Tinder & the Death of Romance


We live in an age of superficial sexual pleasures. An age where we confuse consequence with cause. Instead of attraction being an organic combination, selection of a partner is now determined by one thing. Looks. The swirling pool of flesh bombards the retinas without any imagination required.

Dating is a violent sport. Instead of being an exciting adventure in a particular stage of life, it’s become a layer of irritating vexations, test driving multiple vehicles at once with no intention of a purchase. It’s normal to see multiple people at once, all at various stages of the initial dating phase, which is typically somewhere near, or past, home base.

Where do we go in this confusion? It’s no longer a matter of finding a diamond in the rough, because the true authentic romantics don’t play by the new rule book. They open doors for one person, buy roses for one person, experience anxiety over one person and dance with one person. And if it doesn’t work out, they cry over one person.

How can anybody feel loss with so many replacement parts on the market? They can’t feel loss, they only feel lost over time. Time after time, date after date, they wonder why they feel so down. It’s not meant to be like this.

It’s not normal to play the field.

It’s not normal to base your attraction on what a potential partner looks like in a photo.

It’s not normal to use romance as a tool rather than expression.

Actually, all these things are normal… But it’s not right.

The world is filling up with the tears of those who feel alone. They have been stripped of their worth as what love once was has been replicated and twisted into technique and fabrication. When lust reigns supreme, will we remember what love felt like? Where has she gone? Love is shivering in the cold corner of the woods.

Lead her into the light. Be gentle and fearful of such beauty.

Love is patient… Love is kind.

Are you?


Written by Randall Evans

This is The Vile Mint.

49 thoughts on “Tinder & the Death of Romance

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  1. Actually, people have always had a lot of dates before deciding on The One. They might not have jumped into bed with every one in the past, but they certainly kicked the tires a lot. I think what you’re lamenting is that nowadays people expect instant gratification from a “date.” They want desperately to fall in love and if a date doesn’t turn out to be an actual falling in love, they are disappointed because it is not like in the romantic comedies. We are inundated with quick and easy stories on TV. Life isn’t like that. It takes a while to get to know someone. Love at first sight, doesn’t really work. but don’t underestimate the power of the physical attraction. That’s what gets you interested in the first place. You just have to go in knowing it’s a superficial kind of thing. You’ll be disappointed more often than not, but disappointment is a part of life. It makes the real thing that finally comes along that much better.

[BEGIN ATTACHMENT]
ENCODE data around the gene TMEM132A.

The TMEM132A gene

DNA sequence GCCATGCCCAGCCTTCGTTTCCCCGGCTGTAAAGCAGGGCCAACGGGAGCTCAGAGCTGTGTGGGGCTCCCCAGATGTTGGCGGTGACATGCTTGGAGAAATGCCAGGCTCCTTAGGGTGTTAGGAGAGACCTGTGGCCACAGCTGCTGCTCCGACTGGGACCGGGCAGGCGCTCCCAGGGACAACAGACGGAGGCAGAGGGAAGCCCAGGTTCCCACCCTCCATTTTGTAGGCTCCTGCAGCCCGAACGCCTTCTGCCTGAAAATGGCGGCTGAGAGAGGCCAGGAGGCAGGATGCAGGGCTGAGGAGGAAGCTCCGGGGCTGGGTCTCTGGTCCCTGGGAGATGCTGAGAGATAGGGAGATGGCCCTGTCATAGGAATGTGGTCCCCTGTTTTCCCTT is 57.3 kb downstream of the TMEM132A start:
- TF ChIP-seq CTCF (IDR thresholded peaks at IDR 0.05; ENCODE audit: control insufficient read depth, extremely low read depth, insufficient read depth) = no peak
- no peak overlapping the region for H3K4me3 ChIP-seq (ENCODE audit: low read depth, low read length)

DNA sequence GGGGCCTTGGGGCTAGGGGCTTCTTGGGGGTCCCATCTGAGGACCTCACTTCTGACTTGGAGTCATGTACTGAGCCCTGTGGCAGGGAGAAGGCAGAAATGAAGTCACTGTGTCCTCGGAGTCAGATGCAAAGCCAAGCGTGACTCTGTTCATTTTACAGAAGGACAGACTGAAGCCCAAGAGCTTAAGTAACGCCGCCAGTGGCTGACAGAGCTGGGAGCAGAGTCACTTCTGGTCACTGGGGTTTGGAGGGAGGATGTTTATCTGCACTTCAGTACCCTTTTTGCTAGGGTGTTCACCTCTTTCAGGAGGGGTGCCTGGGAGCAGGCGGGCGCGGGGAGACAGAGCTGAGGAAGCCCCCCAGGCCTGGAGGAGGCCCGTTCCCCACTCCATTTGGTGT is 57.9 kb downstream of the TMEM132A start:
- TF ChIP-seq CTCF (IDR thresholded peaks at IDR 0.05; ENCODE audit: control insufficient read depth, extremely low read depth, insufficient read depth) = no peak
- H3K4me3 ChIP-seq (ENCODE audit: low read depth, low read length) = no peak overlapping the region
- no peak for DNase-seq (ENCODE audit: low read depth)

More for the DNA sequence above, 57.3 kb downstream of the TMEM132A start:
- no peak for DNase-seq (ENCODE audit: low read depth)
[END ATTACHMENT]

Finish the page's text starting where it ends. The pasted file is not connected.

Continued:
Liked by 2 people

    1. Thanks for your insights. I’m not sure if people actually know that they are desperate to fall in love. A lot of the time they are on these platforms for a hook up and then become surprised when they feel attached (and subsequently betrayed). Sometimes our biology and our ideals don’t follow the same goals.

      Liked by 1 person

  2. I love this post. I love it. And I am aware of many other perspectives, I am not sure folks in poly relationships or those who like dating as an extreme sport would agree with the “true romantics’ part. But I like that people like you and myself exist. Except violence keeps me at the sidelines, I find online dating leaves me cold and depressed. Or competition over someone I fancy. I’m not very competitive when it comes to the heart.

    “Lead her into the light. Be gentle and fearful of such beauty.” Your writing is touching. How rare…


  3. A man I briefly dated told me (after a 30 year marriage and just now starting to date) that online dating was leading him to be shallow in his choices. He said there were so many women to choose from that he could eliminate someone based just on how he didn’t like something very minor about them, like a mole on their cheek. Needless to say, he and I were not a good match. Someone else told me that it felt like being a kid in a candy store and it was almost impossible to choose just one woman. After all, if you like both red licorice and spangly mints, why not savor both?